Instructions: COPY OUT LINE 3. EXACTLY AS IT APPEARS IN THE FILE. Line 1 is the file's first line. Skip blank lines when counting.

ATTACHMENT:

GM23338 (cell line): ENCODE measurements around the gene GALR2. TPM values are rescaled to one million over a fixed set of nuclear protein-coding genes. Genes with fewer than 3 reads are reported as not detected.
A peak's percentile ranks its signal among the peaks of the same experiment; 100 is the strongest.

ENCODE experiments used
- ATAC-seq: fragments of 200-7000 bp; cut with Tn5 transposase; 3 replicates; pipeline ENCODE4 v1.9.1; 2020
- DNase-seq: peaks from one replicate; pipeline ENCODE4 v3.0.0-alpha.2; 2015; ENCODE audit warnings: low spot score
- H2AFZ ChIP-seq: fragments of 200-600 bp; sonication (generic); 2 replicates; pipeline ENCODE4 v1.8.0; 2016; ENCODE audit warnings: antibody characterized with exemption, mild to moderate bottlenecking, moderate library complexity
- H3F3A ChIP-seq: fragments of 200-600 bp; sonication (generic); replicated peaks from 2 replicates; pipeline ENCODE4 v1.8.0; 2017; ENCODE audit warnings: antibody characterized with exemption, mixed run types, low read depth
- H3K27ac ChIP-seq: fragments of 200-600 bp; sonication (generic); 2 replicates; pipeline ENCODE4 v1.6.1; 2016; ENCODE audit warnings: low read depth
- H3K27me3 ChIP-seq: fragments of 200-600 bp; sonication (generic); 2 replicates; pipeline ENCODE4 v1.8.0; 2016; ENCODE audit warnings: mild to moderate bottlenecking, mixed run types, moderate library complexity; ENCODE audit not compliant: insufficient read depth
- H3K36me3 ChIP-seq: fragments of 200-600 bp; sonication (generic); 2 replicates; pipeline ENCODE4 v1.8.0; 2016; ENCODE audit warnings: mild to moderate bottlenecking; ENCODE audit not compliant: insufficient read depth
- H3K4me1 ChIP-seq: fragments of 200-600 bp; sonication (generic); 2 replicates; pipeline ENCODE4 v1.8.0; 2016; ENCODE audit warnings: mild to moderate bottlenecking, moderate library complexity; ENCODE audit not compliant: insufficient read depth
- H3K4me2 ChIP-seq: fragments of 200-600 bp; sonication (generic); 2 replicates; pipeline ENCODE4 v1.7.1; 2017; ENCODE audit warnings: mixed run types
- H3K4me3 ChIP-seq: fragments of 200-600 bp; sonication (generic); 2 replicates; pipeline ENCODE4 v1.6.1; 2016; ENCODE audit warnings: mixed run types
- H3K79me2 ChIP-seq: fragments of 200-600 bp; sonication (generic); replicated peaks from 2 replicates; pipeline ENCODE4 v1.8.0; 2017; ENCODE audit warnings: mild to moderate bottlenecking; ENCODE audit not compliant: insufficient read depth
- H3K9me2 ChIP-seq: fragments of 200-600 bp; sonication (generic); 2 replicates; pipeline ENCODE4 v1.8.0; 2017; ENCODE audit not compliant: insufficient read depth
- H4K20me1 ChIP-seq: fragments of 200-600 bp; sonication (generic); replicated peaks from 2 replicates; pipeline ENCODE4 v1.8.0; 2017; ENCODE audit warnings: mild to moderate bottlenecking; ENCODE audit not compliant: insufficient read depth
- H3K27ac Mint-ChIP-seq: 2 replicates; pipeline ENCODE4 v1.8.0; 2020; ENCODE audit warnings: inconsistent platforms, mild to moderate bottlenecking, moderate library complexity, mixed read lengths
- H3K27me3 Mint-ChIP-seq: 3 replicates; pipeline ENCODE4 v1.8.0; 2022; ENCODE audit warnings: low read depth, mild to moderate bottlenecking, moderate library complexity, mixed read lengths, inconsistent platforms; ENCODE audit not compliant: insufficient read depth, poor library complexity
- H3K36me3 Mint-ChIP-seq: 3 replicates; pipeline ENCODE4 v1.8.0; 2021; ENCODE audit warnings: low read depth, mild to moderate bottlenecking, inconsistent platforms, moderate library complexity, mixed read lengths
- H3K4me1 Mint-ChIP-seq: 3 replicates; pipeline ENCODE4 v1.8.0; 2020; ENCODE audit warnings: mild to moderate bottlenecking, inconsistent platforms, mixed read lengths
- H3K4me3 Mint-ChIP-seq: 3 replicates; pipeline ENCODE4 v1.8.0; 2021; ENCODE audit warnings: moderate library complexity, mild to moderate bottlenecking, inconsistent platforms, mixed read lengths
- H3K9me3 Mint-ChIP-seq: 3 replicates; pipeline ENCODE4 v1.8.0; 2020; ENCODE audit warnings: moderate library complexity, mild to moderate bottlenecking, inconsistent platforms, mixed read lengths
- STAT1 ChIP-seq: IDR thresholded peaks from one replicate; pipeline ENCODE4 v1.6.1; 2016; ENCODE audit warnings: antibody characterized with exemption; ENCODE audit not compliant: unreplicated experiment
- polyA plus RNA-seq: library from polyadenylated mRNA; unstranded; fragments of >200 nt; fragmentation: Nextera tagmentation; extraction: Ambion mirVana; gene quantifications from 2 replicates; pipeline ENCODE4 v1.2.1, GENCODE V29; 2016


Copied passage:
ENCODE experiments used